Private Security Contractors Try To Shut Down Journalist Using Legal Threats And Claims Of Harassment
from the plausible-deniability:-ur-doing-it-wrong dept
Post-Boston bombing, everyone’s talking about surveillance and privacy. Those doing most of the talking seem to think we need more of the former and less of the latter. And there’s no getting these legislators and law enforcement officials to shut up about it, either. It almost as if they believe repetition converts false presumptions into incontrovertible facts.
Ryan Gallagher, writing for Slate, finally found someone (actually, several of them) with affinities towards increased surveillance that not only don’t want to talk about the issue, but also don’t want Gallagher talking about it either.
Gallagher was putting together an article on the upcoming reopening of the Statue of Liberty after its extended post-Hurricane Sandy closure. More to the point, he was curious about the updated surveillance equipment (including state-of-the-art facial recognition software) that would be making its debut at the same time.
A few weeks ago, those involved seemed willing to discuss the new system and point out its impressive features.
In March, Statue of Liberty superintendent Dave Luchsinger told me that plans were underway to install an upgraded surveillance system in time for the reopening. “We are moving forward with the proposal that Total Recall has come up with,” he said, adding that “[new] systems are going in, and I know they are state of the art.”
But when Gallagher attempted to gather a few details about the new facial recognition software (FaceVACS, made by German firm Cognitec and deployed by surveillance contractor Total Recall Corp.), no one seemed willing to provide any clear answers.
“We do work with Cognitec, but right now because of what happened with Sandy it put a lot of different pilots that we are doing on hold,” Peter Millius, Total Recall’s director of business development, said in a phone call. “It’s still months away, and the facial recognition right now is not going to be part of this phase.” Then, he put me hold and came back a few minutes later with a different position—insisting that the face-recognition project had in fact been “vetoed” by the Park Police and adding that I was “not authorized” to write about it.
That’s a rather odd statement. Millius may not be authorized to talk about it, but I highly doubt private security contractors can claim a journalist is not authorized to write about it. They can react to what’s written via comments or statements, but telling a writer they can’t write about something pretty much guarantees it will be written about.
Millius’ bizarre “order” was followed up by an email from Cognitec’s marketing manager Elke Oberg. Oberg told Gallagher one day earlier that Cognitec’s software would be implemented at the Statue of Liberty. The email he received a day later contained both a denial… and a threat.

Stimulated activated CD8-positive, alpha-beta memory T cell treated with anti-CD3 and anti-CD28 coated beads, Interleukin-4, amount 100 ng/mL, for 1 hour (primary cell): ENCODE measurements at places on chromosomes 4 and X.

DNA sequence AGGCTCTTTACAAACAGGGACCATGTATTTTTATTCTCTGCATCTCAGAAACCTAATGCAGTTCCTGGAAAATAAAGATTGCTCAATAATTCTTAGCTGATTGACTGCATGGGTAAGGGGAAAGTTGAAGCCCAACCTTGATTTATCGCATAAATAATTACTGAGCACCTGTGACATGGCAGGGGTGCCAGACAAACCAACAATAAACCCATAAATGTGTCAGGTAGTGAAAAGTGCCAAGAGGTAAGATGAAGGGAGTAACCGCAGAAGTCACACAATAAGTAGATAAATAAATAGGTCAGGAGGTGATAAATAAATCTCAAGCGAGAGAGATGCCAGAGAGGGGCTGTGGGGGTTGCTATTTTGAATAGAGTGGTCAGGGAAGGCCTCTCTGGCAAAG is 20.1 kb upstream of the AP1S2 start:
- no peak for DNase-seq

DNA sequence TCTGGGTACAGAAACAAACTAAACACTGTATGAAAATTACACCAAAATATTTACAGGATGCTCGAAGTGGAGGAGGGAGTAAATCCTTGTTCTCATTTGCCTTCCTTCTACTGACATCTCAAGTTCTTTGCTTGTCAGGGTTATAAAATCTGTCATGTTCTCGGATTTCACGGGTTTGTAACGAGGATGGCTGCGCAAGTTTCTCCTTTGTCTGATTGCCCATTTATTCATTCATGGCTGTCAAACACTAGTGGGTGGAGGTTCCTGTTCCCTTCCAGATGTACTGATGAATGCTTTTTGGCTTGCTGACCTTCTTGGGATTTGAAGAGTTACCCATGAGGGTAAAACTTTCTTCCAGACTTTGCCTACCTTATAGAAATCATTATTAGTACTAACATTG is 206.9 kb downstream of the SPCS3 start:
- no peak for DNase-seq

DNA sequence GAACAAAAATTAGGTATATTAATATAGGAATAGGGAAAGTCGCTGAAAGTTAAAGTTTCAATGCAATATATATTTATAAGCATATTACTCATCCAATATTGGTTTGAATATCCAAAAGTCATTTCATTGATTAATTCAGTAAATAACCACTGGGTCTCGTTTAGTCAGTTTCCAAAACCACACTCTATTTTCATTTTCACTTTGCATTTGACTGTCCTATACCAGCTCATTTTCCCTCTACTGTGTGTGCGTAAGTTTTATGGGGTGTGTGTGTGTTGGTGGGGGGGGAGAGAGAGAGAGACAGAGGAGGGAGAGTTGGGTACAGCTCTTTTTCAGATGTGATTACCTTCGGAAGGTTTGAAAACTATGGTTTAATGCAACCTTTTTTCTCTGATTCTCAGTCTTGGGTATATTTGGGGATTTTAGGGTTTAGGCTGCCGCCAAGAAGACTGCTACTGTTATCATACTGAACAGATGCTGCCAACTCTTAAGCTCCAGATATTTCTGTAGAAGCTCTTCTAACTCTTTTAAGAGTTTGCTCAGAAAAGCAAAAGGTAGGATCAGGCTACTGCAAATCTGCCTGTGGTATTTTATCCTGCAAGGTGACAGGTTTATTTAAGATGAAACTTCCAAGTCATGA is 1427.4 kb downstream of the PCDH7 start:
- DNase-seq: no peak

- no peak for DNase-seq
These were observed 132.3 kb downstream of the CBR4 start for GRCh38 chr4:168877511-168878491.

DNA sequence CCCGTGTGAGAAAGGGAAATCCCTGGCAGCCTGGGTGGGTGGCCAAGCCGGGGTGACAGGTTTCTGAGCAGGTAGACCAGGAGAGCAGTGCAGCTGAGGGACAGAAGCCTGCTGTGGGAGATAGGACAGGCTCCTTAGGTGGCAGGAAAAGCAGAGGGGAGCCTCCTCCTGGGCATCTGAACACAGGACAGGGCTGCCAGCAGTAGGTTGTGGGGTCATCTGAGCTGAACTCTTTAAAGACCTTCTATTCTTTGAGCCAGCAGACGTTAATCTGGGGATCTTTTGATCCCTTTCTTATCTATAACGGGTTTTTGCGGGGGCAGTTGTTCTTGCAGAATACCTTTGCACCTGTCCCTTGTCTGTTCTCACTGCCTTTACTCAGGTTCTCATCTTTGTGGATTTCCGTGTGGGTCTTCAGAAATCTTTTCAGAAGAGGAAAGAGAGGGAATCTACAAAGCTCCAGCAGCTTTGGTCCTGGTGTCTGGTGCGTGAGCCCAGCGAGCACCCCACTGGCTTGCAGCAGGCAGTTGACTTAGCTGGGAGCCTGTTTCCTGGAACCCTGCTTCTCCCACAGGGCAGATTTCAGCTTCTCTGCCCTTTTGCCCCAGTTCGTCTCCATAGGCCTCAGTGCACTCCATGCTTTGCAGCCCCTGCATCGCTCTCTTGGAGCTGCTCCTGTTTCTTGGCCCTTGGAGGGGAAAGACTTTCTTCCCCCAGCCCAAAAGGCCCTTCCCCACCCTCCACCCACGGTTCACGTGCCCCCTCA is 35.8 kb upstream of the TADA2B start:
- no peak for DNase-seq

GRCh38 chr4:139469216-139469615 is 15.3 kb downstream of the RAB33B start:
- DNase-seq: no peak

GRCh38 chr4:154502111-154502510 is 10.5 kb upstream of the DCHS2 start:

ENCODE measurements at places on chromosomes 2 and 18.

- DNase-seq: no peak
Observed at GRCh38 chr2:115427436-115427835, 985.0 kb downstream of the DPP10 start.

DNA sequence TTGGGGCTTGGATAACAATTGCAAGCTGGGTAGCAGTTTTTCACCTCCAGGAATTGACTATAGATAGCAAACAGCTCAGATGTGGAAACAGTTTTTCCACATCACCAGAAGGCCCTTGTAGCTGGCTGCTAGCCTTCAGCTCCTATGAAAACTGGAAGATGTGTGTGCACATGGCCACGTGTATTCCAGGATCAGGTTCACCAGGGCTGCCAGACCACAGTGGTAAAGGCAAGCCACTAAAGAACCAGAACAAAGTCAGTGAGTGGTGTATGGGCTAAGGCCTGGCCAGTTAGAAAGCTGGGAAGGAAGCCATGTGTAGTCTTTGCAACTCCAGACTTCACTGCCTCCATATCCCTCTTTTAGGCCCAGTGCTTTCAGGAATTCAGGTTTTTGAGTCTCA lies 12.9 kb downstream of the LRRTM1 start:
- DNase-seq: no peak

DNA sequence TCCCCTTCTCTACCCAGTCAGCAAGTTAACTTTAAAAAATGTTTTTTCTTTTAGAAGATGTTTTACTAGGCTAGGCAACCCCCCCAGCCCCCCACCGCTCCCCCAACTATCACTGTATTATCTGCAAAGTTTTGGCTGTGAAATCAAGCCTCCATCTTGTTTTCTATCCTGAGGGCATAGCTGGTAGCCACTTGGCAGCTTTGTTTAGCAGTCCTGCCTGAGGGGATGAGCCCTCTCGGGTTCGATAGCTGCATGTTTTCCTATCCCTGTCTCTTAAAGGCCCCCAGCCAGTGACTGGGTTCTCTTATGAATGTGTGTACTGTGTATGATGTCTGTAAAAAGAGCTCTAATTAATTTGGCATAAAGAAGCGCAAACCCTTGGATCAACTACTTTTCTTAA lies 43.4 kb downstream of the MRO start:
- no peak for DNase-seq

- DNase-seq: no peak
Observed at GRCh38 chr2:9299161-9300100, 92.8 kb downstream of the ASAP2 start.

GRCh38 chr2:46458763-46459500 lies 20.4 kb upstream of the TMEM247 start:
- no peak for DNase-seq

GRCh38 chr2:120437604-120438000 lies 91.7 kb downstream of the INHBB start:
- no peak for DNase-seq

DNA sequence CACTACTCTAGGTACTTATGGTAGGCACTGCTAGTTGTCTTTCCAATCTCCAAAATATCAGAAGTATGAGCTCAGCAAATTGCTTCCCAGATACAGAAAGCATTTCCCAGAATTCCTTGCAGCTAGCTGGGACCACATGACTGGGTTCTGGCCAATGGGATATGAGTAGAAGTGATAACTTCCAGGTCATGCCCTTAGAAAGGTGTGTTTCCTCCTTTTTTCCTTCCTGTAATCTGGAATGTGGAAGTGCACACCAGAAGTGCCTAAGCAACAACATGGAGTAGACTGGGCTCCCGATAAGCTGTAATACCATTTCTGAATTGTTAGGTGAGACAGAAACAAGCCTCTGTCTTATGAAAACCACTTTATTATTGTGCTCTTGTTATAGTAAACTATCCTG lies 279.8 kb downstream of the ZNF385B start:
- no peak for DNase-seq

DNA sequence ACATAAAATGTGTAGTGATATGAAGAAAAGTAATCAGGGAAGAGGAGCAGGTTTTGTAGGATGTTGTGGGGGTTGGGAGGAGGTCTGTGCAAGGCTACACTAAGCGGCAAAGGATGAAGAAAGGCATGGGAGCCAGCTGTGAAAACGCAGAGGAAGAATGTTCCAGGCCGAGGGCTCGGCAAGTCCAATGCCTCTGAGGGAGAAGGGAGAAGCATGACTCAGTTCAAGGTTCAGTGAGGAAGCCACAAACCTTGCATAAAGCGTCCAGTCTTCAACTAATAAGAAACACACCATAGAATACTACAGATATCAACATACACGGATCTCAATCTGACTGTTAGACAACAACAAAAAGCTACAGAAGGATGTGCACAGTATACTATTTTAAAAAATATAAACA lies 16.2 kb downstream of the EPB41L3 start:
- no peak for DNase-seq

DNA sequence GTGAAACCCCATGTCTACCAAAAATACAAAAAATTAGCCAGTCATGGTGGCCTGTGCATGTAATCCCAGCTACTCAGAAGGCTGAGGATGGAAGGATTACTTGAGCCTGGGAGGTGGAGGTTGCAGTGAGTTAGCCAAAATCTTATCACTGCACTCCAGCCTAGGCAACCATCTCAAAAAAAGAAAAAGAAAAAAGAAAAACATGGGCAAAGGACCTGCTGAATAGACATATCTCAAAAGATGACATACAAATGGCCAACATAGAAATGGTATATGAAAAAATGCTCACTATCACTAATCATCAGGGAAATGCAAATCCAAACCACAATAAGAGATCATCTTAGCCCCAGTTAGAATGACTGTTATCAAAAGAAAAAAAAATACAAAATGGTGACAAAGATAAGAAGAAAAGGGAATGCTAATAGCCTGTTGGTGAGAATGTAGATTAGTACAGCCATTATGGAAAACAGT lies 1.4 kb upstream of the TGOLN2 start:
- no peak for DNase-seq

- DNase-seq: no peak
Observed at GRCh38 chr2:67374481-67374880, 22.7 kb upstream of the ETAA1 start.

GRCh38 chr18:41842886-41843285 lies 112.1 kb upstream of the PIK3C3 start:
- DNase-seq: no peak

Now, Oberg had sent a letter ordering me to “refrain from publishing any information about the use of face recognition at the Statue of Liberty.” It said that I had “false information,” that the project had been “cancelled,” and that if I wrote about it, there would be “legal action.”
Gallagher also received a nearly identical email from Total Recall Inc., again warning him against publishing any information on the software’s on-again, off-again deployment. Even more bizarrely, Millius claimed he would pursue charges of harassment against Gallagher if he persisted in seeking answers to his questions. Representatives for the National Park Service also refused to confirm or deny any software installation.
There’s a one-way street in effect here and it’s being paved with discarded privacy and civil liberties. These security contractors (and their employers) want to gather as much info as they can, but when pressed for details on their software and devices they respond with diversionary tactics and threats.
The great irony here, of course, is that this is a story about a statue that stands to represent freedom and democracy in the modern world. Yet at the heart of it are corporations issuing crude threats in an attempt to stifle legitimate journalism—and by extension dictate what citizens can and cannot know about the potential use of contentious surveillance tools used to monitor them as they visit that very statue.
That’s the problem — one of many — with the growing surveillance “culture” in America. Lots of private corporations are landing lucrative government contracts to, in essence, spy on American citizens. These companies, and the legislators and law enforcement officials that support them, deploy more and more surveillance technology and expect US citizens to hand over their dwindling privacy without offering any more of a guarantee than a “you’re just going to have to trust us” statement. And yet, they provide example after example of how they cannot be trusted with this power.
Furthermore, should surveillance this sensitive really be handled by companies whose reaction to a few questions is to attempt to silence the questioner with legal threats and implausible statements about what he is or isn’t “authorized” to write about? What we certainly don’t need in this country is another opaque layer of “security” surrounding our public places, especially one created and serviced by two companies with some serious control issues.